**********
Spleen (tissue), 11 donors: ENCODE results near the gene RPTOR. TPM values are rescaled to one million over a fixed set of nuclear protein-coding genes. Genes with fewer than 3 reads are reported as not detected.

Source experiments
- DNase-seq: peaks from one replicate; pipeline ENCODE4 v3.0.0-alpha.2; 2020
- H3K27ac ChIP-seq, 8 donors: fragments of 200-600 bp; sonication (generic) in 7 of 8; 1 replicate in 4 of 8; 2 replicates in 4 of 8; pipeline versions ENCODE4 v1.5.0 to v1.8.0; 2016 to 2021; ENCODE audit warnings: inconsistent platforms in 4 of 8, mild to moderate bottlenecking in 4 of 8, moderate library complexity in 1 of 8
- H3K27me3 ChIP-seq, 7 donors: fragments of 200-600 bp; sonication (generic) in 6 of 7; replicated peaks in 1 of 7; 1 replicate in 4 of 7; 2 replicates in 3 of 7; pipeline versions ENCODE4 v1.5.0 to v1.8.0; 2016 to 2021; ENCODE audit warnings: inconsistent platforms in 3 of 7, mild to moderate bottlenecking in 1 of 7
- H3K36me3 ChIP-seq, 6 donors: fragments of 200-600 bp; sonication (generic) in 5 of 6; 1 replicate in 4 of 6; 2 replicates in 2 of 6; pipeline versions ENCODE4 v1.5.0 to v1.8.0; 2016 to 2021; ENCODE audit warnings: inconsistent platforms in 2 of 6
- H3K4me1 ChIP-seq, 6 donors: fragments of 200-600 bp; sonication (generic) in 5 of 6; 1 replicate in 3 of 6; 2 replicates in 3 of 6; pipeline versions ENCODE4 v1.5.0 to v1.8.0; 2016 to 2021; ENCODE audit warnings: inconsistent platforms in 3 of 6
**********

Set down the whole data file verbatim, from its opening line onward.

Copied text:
Spleen (tissue), 11 donors: ENCODE results near the gene RPTOR. TPM values are rescaled to one million over a fixed set of nuclear protein-coding genes. Genes with fewer than 3 reads are reported as not detected.

Source experiments
- DNase-seq: peaks from one replicate; pipeline ENCODE4 v3.0.0-alpha.2; 2020
- H3K27ac ChIP-seq, 8 donors: fragments of 200-600 bp; sonication (generic) in 7 of 8; 1 replicate in 4 of 8; 2 replicates in 4 of 8; pipeline versions ENCODE4 v1.5.0 to v1.8.0; 2016 to 2021; ENCODE audit warnings: inconsistent platforms in 4 of 8, mild to moderate bottlenecking in 4 of 8, moderate library complexity in 1 of 8
- H3K27me3 ChIP-seq, 7 donors: fragments of 200-600 bp; sonication (generic) in 6 of 7; replicated peaks in 1 of 7; 1 replicate in 4 of 7; 2 replicates in 3 of 7; pipeline versions ENCODE4 v1.5.0 to v1.8.0; 2016 to 2021; ENCODE audit warnings: inconsistent platforms in 3 of 7, mild to moderate bottlenecking in 1 of 7
- H3K36me3 ChIP-seq, 6 donors: fragments of 200-600 bp; sonication (generic) in 5 of 6; 1 replicate in 4 of 6; 2 replicates in 2 of 6; pipeline versions ENCODE4 v1.5.0 to v1.8.0; 2016 to 2021; ENCODE audit warnings: inconsistent platforms in 2 of 6
- H3K4me1 ChIP-seq, 6 donors: fragments of 200-600 bp; sonication (generic) in 5 of 6; 1 replicate in 3 of 6; 2 replicates in 3 of 6; pipeline versions ENCODE4 v1.5.0 to v1.8.0; 2016 to 2021; ENCODE audit warnings: inconsistent platforms in 3 of 6